Markus Wheaton, WR, Oregon State
Wheaton has managed to avoid the end zone all year, but his catch volume (38 catches through five games) means he should find his way there soon enough. The team is showing a firm commitment to throwing the ball with new quarterback Sean Mannion, and Wheaton is the team's top target.
Marshall Lobbestael, QB, Washington State
While Jeff Tuel will have the offense back next year at the latest, it appears that Lobbestael has taken the job away for this year, or until he plays like he did before this year. Lobbestael has 1,570 yards, 15 touchdowns and four interceptions through the air so far despite throwing just seven touchdowns to 12 interceptions prior to this year. As long as he's starting, he should post good fantasy numbers in an offense that features a strong group of receivers.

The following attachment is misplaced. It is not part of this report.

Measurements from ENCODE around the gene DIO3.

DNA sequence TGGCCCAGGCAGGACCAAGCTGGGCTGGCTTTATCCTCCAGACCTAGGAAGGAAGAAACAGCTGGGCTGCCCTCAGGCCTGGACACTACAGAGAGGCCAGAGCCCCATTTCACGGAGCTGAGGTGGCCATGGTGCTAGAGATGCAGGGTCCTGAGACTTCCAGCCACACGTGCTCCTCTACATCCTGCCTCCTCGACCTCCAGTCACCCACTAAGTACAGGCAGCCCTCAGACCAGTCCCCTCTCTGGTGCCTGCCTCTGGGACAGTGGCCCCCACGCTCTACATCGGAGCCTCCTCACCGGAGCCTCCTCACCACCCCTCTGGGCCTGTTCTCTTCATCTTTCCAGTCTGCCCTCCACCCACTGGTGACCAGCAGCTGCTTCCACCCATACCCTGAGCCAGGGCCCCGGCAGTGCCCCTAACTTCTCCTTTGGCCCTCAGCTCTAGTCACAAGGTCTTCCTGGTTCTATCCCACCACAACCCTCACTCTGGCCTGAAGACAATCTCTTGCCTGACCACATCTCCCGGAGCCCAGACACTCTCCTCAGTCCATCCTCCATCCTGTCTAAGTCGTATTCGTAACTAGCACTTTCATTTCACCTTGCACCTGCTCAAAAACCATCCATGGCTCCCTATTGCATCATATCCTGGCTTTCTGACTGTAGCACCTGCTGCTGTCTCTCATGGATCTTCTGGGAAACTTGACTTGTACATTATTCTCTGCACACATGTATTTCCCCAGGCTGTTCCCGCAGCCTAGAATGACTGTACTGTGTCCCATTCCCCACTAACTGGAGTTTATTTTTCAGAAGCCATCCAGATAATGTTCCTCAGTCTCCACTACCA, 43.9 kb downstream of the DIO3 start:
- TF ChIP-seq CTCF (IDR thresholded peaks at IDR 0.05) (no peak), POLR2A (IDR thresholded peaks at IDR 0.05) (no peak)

Connor Shaw, QB, South Carolina
Shaw won't have it nearly as easy against Mississippi State as he did against Kentucky a week ago, but a five-touchdown game is almost always worth a flier. Shaw has demonstrated good running ability throughout his career, so if he can remain sharp as a passer he could turn into a strong matchup play.
Trey Burton, TE, Florida
If Burton is TE-eligible in your league and was dropped due to his rough two-game stretch against Alabama and LSU, pick him up. He'll remain merely an occasional target in the Florida passing game, but he's still the team's primary short-yardage and inside runner. The schedule is not nearly as brutal for Florida from here.
Brent Leonard, WR, Louisiana-Monroe